Home >> History Of Standard Oil >> A Modern War For to An Unholy Alliance >> The Breaking up of_P1

The Breaking up of the Trust

company, oil, rockefeller, standard, committee, business, companies, pratt, charles and south

Page: 1 2 3 4 5

THE BREAKING UP OF THE TRUST no characteristic of Mr. Rockefeller and his great corporation which from the beginning had been more exasperating to the oil world than the se crecy with which operations were conducted. The plan of the South Improvement Company had only been re vealed to those who signed an agreement to keep secret all transactions they might have with it. The purchase in 1874 and 1875 by the Standard Oil Company of Lockhart, Frew and Company of Pittsburg, of Warden, Frew and Company of Philadelphia, and of Charles Pratt and Company of New York was so thoroughly concealed that Mr. Rockefeller, five years after it occurred, dared make an affidavit that it had never occurred ! * Men who entered into running arrangements with Mr. Rockefeller were cautioned "not to tell their wives," and correspondence between them and the Standard Oil Company was carried on under assumed names! Whenever the subject of the relations between the various companies came up in a lawsuit or an investigation, a candid and straightforward answer was always avoided by both Mr. Rockefeller and the men known to be associated with him in some way. For instance, in 1879, when H. H. Rogers was before the Hep burn Committee, an effort was made to find out what rela tion the firm of Charles Pratt and Company, of which he was a member, sustained to the Standard Oil Company. Mr. Rogers's testimony was a masterpiece of good-natured eva sion,* and all that the examiners could get, though they re turned again and again to the inquiry, was that Charles Pratt and Company worked "in harmony" with the Standard Oil Company.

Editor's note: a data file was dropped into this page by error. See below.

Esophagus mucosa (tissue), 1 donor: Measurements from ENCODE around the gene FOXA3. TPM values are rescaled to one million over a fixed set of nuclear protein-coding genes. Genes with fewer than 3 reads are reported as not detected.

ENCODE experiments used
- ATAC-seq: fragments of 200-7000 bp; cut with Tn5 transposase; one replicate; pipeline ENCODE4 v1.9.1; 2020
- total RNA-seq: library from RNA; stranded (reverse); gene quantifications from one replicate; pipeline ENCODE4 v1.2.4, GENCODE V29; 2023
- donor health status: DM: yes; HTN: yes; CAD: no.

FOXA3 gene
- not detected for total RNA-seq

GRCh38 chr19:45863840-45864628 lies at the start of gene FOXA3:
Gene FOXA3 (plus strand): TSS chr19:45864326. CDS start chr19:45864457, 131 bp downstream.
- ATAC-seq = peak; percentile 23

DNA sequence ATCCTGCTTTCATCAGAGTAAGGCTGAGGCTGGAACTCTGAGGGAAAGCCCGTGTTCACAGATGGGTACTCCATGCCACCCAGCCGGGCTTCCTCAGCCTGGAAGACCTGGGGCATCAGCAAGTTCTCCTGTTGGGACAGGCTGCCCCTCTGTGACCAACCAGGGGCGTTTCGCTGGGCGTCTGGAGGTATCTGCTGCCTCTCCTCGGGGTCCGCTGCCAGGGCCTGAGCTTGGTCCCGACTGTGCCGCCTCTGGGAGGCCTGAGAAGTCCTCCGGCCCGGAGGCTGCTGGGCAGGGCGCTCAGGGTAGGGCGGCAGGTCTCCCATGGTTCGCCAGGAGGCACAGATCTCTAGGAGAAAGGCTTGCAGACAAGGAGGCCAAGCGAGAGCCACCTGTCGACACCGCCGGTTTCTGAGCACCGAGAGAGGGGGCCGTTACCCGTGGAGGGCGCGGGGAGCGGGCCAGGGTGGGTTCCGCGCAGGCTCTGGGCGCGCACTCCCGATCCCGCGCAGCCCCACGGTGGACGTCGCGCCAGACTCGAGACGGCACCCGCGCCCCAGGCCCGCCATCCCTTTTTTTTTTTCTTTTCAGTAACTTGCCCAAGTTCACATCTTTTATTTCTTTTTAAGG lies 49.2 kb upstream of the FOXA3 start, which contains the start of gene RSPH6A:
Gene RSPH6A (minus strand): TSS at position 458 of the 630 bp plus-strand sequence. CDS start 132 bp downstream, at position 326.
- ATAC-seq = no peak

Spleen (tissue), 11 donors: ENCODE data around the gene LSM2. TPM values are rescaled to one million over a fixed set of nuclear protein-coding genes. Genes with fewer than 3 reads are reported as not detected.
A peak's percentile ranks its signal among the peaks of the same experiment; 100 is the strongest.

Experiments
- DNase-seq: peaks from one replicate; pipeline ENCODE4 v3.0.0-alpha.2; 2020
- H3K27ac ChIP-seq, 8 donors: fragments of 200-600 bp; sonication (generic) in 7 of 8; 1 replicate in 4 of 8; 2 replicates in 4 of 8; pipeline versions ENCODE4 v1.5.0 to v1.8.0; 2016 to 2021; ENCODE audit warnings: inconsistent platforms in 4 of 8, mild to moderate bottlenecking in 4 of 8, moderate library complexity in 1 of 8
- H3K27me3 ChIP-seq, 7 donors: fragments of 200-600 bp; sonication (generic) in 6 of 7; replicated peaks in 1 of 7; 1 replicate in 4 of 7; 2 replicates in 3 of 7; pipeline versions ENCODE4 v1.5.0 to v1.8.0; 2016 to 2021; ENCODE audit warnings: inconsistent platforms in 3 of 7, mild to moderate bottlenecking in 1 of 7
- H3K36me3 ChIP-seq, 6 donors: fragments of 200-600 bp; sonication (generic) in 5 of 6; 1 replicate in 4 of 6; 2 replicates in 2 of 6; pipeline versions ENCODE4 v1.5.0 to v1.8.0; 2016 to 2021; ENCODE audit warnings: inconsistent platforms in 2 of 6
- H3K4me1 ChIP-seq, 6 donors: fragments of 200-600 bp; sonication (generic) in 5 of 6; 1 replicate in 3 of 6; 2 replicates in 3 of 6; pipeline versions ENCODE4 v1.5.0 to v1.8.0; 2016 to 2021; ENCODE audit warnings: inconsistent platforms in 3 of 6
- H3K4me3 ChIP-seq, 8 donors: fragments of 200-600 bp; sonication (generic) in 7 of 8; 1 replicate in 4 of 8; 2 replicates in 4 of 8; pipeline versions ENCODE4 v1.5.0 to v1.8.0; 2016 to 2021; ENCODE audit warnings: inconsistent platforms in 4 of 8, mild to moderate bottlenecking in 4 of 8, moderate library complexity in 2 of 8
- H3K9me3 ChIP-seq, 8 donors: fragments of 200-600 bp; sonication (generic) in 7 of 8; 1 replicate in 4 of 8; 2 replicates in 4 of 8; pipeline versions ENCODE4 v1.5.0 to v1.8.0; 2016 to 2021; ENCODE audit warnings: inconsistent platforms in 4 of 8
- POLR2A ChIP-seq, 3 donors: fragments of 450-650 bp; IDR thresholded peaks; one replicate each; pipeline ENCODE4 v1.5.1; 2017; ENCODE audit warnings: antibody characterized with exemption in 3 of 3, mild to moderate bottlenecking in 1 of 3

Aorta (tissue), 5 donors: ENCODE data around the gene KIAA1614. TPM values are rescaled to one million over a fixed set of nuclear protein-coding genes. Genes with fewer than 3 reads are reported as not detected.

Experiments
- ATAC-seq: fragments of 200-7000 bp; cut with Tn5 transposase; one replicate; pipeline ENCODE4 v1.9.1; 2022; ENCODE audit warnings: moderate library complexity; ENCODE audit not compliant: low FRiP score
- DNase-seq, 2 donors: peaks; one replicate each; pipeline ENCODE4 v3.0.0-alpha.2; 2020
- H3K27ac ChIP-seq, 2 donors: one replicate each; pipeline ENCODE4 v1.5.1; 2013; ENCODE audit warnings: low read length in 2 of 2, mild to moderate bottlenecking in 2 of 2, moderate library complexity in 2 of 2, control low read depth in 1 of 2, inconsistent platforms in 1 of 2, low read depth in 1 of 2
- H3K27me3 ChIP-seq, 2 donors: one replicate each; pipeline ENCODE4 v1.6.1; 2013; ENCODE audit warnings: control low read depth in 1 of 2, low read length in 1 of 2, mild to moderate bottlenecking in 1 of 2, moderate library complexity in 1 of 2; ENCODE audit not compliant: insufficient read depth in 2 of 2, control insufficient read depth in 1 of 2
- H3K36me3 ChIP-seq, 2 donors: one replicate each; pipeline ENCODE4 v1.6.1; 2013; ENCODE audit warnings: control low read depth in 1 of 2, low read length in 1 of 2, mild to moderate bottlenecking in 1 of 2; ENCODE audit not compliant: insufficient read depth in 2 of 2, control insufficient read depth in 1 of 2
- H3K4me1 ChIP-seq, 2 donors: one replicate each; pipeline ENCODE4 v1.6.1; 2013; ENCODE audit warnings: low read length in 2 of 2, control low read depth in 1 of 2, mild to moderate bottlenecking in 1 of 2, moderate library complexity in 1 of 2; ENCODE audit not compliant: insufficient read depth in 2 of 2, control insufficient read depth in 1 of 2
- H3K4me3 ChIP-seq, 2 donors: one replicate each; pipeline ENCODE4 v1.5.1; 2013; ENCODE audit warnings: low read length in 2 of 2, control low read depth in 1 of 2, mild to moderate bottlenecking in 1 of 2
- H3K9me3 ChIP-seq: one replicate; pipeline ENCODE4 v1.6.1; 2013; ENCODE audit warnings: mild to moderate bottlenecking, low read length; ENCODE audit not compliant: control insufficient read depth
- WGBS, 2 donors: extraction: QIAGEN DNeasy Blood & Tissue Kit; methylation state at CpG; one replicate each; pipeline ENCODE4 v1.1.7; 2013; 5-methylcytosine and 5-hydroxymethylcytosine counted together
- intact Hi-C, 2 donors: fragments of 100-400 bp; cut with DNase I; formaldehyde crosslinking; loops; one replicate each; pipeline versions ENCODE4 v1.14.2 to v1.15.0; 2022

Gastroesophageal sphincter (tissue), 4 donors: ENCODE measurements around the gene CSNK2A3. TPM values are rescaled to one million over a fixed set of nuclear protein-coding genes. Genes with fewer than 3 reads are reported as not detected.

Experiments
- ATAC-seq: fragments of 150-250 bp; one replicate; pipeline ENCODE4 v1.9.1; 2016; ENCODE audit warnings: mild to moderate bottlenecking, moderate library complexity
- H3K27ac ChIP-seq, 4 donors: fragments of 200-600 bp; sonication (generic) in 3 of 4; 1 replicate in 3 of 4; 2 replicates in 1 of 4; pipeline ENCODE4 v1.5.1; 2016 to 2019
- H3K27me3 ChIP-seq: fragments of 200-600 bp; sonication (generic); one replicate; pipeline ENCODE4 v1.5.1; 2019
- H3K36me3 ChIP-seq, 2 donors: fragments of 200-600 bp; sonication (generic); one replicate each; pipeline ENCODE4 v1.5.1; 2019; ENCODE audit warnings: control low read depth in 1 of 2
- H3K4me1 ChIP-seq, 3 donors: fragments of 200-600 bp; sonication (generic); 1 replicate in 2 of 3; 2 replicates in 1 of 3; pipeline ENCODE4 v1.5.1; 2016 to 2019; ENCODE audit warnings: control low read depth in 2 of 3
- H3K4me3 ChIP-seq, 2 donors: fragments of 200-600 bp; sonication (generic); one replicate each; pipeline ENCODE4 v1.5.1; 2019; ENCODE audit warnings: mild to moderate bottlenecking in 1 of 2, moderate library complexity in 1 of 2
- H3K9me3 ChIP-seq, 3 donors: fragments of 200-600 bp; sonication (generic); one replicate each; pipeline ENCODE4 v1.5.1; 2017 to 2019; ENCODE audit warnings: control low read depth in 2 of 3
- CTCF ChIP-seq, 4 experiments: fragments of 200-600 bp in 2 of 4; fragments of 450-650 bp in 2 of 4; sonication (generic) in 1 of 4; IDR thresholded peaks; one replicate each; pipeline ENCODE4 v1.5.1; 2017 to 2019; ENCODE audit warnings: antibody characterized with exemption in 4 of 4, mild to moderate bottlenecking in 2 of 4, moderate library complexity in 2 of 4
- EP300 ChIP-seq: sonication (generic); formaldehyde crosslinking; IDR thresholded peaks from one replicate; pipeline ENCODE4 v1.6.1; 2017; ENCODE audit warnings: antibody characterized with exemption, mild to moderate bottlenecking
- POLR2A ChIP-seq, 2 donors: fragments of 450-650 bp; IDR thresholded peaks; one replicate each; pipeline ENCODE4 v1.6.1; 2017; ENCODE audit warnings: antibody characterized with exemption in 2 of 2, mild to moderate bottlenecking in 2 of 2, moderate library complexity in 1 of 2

When ex-Governor Nash of Ohio was investigating the relations of the Cleveland and Marietta Railroad and the National Transit Company, try his best he could not find out anything definite. In his report Mr. Nash said: "I have pur posely referred to the parties who entered into this arrange ment with Receiver Pease and his freight agent, J. E. Terry, as the parties represented by O'Day and Scheide, for the rea son that I have not been able to ascertain who or what the parties are." That they were officers of the National Transit Company he had evidence, but what relation had the National Transit Company to the Standard Oil Company? Was it a part of it? Mr. Nash was unable to find from Mr. O'Day, closely as he might question him.t In the Buffalo case, when John D. Rockefeller was on the stand, he was put through a questioning in regard to the rela tions of the persons concerned in the suit to the Standard Oil Trust, whose existence he admitted. Mr. Rockefeller answered all the questions his lawyers would allow, but at the end the plaintiffs had gained little or nothing, and there was a strong impression, from the attitude of his lawyers rather than from that of Mr. Rockefeller, that an effort was making to conceal the nature of the agreement or charter or whatever it was under which the companies involved were working. Naturally enough this attitude inspired resentment and aggravated the feeling that this secrecy meant evil-doing. When the epidemic of trust investigation broke out in i888, and the Standard Oil Trust was brought up for examination, there was a general public demand to have the matter cleared up. The first inves